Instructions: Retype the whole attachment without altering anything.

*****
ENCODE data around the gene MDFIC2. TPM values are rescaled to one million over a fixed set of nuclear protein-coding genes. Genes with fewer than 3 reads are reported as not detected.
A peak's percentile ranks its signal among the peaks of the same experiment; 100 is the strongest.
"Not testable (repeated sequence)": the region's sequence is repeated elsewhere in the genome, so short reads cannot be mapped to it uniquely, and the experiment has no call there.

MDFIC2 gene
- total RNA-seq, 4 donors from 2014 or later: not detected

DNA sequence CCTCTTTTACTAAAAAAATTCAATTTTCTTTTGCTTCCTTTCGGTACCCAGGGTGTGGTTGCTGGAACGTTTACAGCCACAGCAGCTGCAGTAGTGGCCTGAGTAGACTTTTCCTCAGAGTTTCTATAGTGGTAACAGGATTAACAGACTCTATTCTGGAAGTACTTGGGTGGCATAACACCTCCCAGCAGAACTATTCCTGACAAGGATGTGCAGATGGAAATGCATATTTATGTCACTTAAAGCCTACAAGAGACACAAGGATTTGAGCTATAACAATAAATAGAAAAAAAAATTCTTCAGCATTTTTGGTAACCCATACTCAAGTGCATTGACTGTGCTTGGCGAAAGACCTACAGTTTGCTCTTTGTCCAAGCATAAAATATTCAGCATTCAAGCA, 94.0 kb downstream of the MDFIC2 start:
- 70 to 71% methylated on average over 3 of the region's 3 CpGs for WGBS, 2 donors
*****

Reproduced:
ENCODE data around the gene MDFIC2. TPM values are rescaled to one million over a fixed set of nuclear protein-coding genes. Genes with fewer than 3 reads are reported as not detected.
A peak's percentile ranks its signal among the peaks of the same experiment; 100 is the strongest.
"Not testable (repeated sequence)": the region's sequence is repeated elsewhere in the genome, so short reads cannot be mapped to it uniquely, and the experiment has no call there.

MDFIC2 gene
- total RNA-seq, 4 donors from 2014 or later: not detected

DNA sequence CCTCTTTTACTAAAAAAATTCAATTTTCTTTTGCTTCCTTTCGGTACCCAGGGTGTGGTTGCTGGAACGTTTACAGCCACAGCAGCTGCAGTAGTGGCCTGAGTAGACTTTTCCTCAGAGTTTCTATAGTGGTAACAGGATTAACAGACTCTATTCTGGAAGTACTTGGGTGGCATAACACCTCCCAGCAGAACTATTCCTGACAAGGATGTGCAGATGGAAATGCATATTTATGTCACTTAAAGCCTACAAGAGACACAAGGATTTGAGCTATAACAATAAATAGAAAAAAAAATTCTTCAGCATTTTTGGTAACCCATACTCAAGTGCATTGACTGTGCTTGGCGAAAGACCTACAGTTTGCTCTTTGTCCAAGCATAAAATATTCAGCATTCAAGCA, 94.0 kb downstream of the MDFIC2 start:
- 70 to 71% methylated on average over 3 of the region's 3 CpGs for WGBS, 2 donors